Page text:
No significant differences (P > 0·05) were found in microbial counts on NA or PDA at any of the sampling dates ( Fig. 1a-c) apart from samples taken on 24 September, when more bacteria were recorded on NA from cypermethrin-treated plants than from the other two treatments. The microbial counts were highest on leaves on 26 July and counts may have been affected by exceptional rainfall that day (82 mm) ( Fig. 1d). Lower numbers were recorded on subsequent sampling dates with a trend of increased numbers at the end of the season. Similar fluctuations in phylloplane populations have been observed in many studies, with numbers being related to age of leaf and weather conditions ( Kinkel 1997).

image

Figure 1. Incidence of (a) bacteria, (b) fungi and (c) yeasts on Brassica oleracea leaf surfaces treated with Bacillus thuringiensis (Bt) and the pyrethroid insecticide, cypermethrin. (d) Rainfall (mm) during the experimental period, July to October 1985. Counts are means of three replicates (log 10 cfu+1 cm−2 leaf) at each sampling date. (bsl00008) Cypermethrin, (░) Bt, and (▪) untreated. *Significantly different (P < 0·05)

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The relative frequency of four fungal species throughout the sampling period is shown in Fig. 2; no major differences in species composition nor any significant differences (P > 0·05) in numbers were found with treatment. A succession of fungi was recorded, with Aureobasidium pullulans, Fusarium sp., Cladosporium sp. and Monilia sp. being found throughout the season. Genera such as Mucor, Sporobolomyces and Candida were recorded only at the first sampling date, Botrytis, Phoma and Epicoccum were found in September and October, and Aspergillus, Penicillium and Stemphyllium were found only at the end of the season.

image

Figure 2. Incidence of four fungi on Brassica oleracea leaves at five sampling times. Counts are means of three replicates (log 10 cfu+1 cm−2 leaf). (bsl00008) Cypermethrin, (░) Bt, and (▪) untreated. (a) Aureobasidium pullulans; (b) Fusarium spp.; (c) Cladosporium spp.; (d) Monilia spp.

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The counts of fluorescent pseudomonads isolated on KB medium were higher in samples from cypermethrin-treated plots than from the other treatment plots, but not significantly (P > 0·05) (data not shown). Numbers of pseudomonads increased throughout the season in all treatments.

The number of Bt per leaf were relatively low at the start of the experiment but increased significantly throughout the season in the Bt-treated plots. The numbers of cfu cm−2 (log 10+1) ± s. e. were: 12 August, 0·036 ± 0·043; 3 September, 0·061 ± 0·042; 24 September 0·493 ± 0·192; 17 October, 1·476 ± 0·135. At the final sampling time, counts were within one order of magnitude of the total bacterial count. No Bt was isolated on the BCM medium in samples from the other treatments. Many studies have been done on the survival and efficacy of Bt following field applications ( Meadows 1993; Bryant 1994) and these have shown its rapid decline following exposure to u.v. after application to leaves.

Thirteen of the 18 bacterial isolates from the control plots were identified to genus or family level (Bacillus, Corynebacterium, Enterobacteriaceae, Flavobacterium, Micrococcus and Pseudomonas/Alcaligenes). Eight of the isolates failed to grow in the presence of cypermethrin and five other isolates had inhibition zones in excess of 10 mm ( Table 1). The most sensitive isolates were members of the Enterobacteriaceae; Bt did not inhibit the growth of any of the isolates.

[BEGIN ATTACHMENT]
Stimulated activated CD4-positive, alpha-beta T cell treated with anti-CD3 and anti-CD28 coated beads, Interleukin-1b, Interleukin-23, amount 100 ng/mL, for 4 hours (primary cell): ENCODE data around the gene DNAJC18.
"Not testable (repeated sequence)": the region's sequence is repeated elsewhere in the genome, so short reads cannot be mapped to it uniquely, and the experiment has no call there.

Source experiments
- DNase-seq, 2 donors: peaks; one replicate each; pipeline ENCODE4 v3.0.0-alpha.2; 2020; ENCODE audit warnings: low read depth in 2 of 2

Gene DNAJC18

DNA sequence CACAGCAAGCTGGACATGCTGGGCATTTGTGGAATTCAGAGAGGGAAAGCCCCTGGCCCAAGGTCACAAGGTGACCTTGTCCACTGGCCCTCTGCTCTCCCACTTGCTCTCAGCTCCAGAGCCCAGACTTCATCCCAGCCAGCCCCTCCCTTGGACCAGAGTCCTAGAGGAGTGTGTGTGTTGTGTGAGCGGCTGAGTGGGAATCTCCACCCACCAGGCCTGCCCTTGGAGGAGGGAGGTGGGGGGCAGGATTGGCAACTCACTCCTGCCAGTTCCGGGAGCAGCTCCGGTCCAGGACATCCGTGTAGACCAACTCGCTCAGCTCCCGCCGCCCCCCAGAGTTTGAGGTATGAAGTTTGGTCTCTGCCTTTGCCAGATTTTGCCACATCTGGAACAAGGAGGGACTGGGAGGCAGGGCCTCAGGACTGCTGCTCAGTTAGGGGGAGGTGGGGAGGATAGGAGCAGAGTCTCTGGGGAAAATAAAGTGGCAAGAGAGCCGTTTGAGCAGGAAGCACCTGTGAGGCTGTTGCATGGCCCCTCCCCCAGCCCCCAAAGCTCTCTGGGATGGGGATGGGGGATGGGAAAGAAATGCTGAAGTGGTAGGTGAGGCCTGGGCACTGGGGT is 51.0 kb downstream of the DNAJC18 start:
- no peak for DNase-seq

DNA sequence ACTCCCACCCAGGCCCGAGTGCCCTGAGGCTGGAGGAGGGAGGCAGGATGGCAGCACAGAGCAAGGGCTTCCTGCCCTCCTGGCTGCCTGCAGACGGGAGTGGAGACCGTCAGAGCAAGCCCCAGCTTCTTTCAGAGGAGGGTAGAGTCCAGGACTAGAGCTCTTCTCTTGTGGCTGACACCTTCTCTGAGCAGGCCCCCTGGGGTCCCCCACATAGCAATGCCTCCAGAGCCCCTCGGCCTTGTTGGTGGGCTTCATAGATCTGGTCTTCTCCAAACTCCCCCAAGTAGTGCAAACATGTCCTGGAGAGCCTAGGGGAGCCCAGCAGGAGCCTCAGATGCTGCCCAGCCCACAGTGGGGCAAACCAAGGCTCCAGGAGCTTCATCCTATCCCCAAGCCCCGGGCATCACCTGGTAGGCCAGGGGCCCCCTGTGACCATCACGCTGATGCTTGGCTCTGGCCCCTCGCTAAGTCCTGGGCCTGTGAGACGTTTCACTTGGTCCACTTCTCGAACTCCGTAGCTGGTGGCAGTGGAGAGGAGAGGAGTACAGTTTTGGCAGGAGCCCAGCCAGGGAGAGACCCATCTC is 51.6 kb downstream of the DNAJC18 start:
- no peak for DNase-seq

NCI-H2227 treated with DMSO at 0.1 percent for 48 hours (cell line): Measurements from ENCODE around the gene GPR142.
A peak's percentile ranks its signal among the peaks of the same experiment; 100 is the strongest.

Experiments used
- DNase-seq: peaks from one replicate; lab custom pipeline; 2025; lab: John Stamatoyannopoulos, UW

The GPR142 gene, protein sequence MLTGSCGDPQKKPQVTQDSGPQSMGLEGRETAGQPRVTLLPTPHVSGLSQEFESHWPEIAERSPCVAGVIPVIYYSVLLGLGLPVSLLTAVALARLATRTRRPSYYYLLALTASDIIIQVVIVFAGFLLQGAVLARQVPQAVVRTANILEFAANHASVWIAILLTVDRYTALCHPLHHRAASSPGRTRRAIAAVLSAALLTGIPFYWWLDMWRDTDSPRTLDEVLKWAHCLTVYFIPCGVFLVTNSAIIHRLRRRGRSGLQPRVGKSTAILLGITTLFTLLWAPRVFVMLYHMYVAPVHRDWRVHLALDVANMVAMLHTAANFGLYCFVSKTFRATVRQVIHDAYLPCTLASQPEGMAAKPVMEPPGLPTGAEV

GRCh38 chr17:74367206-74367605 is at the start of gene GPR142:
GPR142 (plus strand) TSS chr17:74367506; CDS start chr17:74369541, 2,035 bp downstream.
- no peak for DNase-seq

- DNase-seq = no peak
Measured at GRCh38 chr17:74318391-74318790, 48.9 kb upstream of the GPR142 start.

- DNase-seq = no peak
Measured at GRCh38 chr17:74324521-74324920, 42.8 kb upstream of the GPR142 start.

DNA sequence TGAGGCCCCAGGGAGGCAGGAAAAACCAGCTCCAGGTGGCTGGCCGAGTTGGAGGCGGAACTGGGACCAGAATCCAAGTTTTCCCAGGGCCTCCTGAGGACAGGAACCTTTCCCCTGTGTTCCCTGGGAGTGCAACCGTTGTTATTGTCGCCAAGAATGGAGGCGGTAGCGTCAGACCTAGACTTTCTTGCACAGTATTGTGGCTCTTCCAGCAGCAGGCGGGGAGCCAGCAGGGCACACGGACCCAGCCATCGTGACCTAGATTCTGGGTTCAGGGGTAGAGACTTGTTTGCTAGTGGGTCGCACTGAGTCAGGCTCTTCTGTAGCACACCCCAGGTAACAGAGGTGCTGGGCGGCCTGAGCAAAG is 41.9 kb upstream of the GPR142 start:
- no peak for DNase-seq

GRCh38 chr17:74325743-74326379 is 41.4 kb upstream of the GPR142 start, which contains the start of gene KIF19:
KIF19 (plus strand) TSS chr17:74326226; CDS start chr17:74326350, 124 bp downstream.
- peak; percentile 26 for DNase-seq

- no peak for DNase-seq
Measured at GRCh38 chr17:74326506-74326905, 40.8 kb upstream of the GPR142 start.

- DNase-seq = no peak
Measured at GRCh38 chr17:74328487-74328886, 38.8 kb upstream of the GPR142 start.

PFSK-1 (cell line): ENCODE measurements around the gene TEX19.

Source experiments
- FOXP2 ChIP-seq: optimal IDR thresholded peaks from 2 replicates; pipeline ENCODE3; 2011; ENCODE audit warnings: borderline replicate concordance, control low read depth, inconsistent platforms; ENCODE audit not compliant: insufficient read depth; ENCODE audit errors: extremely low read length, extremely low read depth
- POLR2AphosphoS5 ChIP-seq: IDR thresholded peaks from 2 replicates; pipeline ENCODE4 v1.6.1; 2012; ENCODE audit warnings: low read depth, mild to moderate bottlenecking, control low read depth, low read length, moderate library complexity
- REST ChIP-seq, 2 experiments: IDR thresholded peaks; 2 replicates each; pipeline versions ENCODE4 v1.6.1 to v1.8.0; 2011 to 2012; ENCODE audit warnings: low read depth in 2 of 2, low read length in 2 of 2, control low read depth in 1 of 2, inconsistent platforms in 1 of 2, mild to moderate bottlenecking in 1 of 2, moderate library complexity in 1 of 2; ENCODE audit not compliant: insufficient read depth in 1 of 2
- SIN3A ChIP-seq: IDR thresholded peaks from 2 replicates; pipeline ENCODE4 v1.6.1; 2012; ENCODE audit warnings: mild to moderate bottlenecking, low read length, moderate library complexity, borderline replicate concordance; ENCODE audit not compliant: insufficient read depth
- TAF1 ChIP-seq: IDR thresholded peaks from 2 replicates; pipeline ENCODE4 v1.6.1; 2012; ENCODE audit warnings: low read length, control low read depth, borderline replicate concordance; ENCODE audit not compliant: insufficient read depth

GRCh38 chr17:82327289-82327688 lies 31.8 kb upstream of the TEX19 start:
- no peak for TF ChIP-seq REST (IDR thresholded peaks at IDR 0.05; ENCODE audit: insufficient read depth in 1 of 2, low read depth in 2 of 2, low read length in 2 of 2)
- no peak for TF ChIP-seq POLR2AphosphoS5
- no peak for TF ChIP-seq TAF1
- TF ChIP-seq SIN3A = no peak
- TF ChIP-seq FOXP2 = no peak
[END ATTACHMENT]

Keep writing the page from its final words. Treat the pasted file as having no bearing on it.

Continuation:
Table 1.  Number of bacteria inhibited by the pyrethroid insecticide, cypermethrin, in an in vitro assay
Zone of inhibition (mm)
Bacteria1–56–1011–1516–20No growth
  1. Results are means of inhibition of 3 replicate plates containing 4 filter paper discs (1.5×10−6 mg cypermethrin).

Bacillus spp.  1 1
Corynebacterium spp.  1  
Enterobacteriaceae    3
Flavobacterium spp. 1   
Micrococcus spp.    1
Pseudomonas/Alcaligenes 2111
Unidentified111 2

The Bt treatments in this study did not appear to affect the phylloplane microflora on Brassica oleracea. Cypermethrin treatment similarly had no effect apart from an increase in bacterial numbers on one occasion which was unexpected. The potential of cypermethrin to affect bacterial population diversity was demonstrated by inhibition of growth in vitro which is contrary to the observed effect. On all the other sampling dates, insecticide-treated leaves had lower bacterial numbers, which, although not significant, would be more expected from the in vitro work. This experiment did not address whether ‘resistant’ bacterial species had developed in the field plots.

References

  1. Top of page
  2. Abstract
  3. Materials and methods
  4. Results and discussion
  5. References
  • Andrews, J.H. 1981 Effects of pesticides on non-target micro-organisms on leaves. In: Microbial Ecology of the Phylloplane (ed. Blakeman, J.P.), pp. 283 304. London: Academic Press.[Q1]
  • Anonymous 1984 Guideline for the biological evaluation of insecticides, no. 83. Caterpillars on leaf brassicas. Bulletin OEPP, 14, 519 524.
  • Bryant, J.E. 1994 Application strategies for Bacillus thuringiensis. Agriculture, Ecosystems and Environment, 49, 65 75.
  • Chilcott, C.N. & Wigley, P.J. 1994 Opportunities for finding new Bacillus thuringiensis strains. Agriculture, Ecosystems and Environment, 49, 51 57.
  • Dulmage, H.T. & Aizawa, K. 1982 Distribution of Bacillus thuringiensis in nature. In: Microbial and Viral Pesticides (eds Kurstak, E.), pp. 209 237. New York: Marcel Dekker.
  • Entwistle, P.F., Cory, J.S., Bailey, M.J., Higgs, S. 1993 Bacillus thuringiensis, An Environmental Biopesticide: Theory and Practice. Chichester. John Wiley and Sons Ltd.
  • Hugh, R. & Leifson, E. 1953 The taxonomic significance of fermentative versus oxidative metabolism of carbohydrates by various Gram-negative bacteria. Journal of Bacteriology, 66, 24 26.
  • King, E.O., Ward, M.K., Raney, D.E. 1954 Two simple media for the demonstration of pyocyanin and fluorescein. Journal of Laboratory and Clinical Medicine, 44, 301 307.
  • Kinkel, L.L. 1997 Microbial population dynamics on leaves. Annual Review of Phytopathology, 35, 327 347.
  • Martin, P.A.W. & Travers, R.S. 1989 Worldwide abundance and distribution of Bacillus thuringiensis isolates. Applied and Environmental Microbiology, 55, 2437 2442.
  • Meadows, M. 1993 Bacillus thuringiensis in the environment: ecology and risk assessmen. In: Bacillus thuringiensis, an Environmental Biopesticide: Theory and Practice (eds Entwistle, P.F., Cory, J.S., Bailey, M.J. Higgs, S.), pp. 193 220. Chichester. John Wiley & Sons Ltd.
  • Smith, R.A. & Couche, G.A. 1991 The phylloplane as a source of Bacillus thuringiensis variants. Applied and Environmental Microbiology, 57, 311 315.